Please use this identifier to cite or link to this item: http://hdl.handle.net/2440/39932
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dc.contributor.authorLane, Marcus B.en
dc.date.issued2001en
dc.identifier.citationSociety & Natural Resources, 2001; 14 (8):657-671en
dc.identifier.issn0894-1920en
dc.identifier.urihttp://hdl.handle.net/2440/39932-
dc.description© Taylor & Francisen
dc.description.abstractIn recent years the conservation management literature has seen many calls for comanagement of parks and protected areas. The rationale for this approach to protected area management has come from the experience of park managers struggling to integrate the protected area with the socioeconomic fabric of the surrounding region. This rich experience informs calls for comanagement. A theoretical rationale for and explanation of comanagement, however, have been slow in coming. This article considers the trajectory of change in planning theory over the past 50 years and demonstrates that planning theorists have converged on similar ground to managers of protected areas. Developing cooperative relationships with local stakeholders and sharing the burden of management responsibilities have emerged as a potential new paradigm in natural resource planning. Protected areas therefore provide a context in which many of the ideas and concepts, much debated among scholars of planning, have been empirically tested.en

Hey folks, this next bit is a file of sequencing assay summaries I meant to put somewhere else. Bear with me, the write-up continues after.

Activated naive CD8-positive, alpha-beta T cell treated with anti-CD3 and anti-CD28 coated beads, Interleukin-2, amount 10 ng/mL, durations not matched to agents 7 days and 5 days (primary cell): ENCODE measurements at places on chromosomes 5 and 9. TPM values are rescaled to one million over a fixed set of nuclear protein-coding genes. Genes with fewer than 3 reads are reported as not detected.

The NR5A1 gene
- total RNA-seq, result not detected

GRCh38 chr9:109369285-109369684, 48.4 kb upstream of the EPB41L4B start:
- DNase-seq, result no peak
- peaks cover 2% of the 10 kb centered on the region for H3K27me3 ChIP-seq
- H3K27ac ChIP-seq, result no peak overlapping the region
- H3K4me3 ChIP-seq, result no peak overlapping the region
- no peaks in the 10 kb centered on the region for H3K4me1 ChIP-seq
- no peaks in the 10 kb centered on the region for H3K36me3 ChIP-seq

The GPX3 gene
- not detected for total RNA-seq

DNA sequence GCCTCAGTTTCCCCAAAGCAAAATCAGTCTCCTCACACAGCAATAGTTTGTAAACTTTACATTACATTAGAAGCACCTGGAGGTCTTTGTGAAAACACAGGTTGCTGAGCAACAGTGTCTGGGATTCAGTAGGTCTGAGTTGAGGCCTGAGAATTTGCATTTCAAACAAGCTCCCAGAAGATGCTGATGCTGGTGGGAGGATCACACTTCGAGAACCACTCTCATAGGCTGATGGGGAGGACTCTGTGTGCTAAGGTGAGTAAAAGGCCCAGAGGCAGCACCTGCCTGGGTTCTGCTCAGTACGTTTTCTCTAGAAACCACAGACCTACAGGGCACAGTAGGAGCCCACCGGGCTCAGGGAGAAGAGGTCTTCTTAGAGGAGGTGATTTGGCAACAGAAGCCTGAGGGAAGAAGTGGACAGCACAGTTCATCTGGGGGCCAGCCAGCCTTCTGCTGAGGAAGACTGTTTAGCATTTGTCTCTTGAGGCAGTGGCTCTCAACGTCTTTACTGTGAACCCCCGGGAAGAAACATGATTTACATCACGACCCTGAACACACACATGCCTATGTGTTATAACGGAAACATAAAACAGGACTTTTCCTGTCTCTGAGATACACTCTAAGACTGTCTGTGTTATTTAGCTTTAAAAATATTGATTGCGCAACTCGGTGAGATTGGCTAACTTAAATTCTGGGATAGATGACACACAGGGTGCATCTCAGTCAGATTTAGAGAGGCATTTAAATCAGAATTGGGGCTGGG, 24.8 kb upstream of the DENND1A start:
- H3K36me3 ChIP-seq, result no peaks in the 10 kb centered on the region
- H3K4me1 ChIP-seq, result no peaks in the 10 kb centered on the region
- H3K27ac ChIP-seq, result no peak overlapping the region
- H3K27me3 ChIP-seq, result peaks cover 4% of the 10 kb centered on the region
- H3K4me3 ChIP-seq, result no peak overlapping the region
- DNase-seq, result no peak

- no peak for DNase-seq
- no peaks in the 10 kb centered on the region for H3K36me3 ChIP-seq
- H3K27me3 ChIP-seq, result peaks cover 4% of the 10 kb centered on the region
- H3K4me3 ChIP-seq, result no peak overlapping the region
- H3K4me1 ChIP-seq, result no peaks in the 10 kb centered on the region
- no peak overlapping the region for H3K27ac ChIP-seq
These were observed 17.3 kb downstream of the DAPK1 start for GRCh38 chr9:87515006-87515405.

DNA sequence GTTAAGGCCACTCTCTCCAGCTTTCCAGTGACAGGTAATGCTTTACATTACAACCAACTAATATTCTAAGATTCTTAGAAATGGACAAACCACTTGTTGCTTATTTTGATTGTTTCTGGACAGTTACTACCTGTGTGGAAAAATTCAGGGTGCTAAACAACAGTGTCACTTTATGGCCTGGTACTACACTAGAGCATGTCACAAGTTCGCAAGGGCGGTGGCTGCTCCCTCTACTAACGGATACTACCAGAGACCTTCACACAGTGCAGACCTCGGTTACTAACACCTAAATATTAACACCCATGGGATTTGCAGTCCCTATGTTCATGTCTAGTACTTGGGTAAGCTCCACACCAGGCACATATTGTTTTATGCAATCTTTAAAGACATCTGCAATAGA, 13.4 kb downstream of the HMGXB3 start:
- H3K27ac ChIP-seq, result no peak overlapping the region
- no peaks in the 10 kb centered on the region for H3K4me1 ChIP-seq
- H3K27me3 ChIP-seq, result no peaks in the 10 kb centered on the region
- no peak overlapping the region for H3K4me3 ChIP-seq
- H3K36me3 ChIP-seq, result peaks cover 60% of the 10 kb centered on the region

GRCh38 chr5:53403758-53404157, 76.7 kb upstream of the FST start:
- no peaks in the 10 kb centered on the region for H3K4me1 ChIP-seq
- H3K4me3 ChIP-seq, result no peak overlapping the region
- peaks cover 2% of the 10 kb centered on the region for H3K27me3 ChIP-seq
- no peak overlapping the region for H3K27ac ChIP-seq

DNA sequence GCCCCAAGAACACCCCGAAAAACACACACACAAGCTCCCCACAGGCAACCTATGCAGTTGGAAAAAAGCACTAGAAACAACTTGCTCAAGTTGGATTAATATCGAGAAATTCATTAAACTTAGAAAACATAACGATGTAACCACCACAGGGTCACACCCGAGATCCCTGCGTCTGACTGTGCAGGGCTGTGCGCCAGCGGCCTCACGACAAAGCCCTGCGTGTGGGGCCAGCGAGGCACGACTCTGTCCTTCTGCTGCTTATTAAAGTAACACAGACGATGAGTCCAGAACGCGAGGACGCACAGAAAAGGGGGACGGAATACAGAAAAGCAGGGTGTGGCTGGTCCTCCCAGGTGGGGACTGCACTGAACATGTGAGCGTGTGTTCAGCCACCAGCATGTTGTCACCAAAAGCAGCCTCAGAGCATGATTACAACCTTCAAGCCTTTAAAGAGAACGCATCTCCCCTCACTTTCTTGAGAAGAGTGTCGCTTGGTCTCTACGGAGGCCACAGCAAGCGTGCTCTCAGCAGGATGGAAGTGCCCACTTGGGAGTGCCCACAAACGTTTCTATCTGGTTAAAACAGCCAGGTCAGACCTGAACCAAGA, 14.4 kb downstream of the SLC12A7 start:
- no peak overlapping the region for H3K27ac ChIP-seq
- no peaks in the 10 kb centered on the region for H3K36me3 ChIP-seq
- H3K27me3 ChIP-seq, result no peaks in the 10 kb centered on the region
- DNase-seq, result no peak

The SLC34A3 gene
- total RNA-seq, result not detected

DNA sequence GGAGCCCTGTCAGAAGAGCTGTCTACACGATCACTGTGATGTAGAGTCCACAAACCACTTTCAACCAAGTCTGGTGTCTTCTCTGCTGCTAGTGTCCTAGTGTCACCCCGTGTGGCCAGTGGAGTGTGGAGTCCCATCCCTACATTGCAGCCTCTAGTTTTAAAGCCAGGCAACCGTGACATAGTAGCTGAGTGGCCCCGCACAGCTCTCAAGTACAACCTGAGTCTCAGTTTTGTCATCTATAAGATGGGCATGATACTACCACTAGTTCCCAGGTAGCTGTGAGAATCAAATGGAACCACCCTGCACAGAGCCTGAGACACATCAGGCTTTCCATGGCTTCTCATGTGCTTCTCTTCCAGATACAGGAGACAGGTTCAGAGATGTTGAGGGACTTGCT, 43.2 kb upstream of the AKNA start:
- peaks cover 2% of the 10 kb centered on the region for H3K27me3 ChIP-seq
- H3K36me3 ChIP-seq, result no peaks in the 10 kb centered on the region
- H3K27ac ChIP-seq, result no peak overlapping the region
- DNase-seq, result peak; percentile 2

dc.description.statementofresponsibilityMarcus B. Laneen
dc.language.isoenen
dc.publisherTaylor & Francisen
dc.subjectConservation; decentralized; planning; empowerment; participation; planning; theory; protected; areasen
dc.titleAffirming New Directions in Planning Theory: Comanagement of Protected Areasen
dc.typeJournal articleen
dc.contributor.schoolSchool of Social Sciences : Geographical and Environmental Studiesen
dc.identifier.rmid0020072650en
dc.identifier.doi10.1080/08941920118212en
Appears in Collections:Geography, Environment and Population publications

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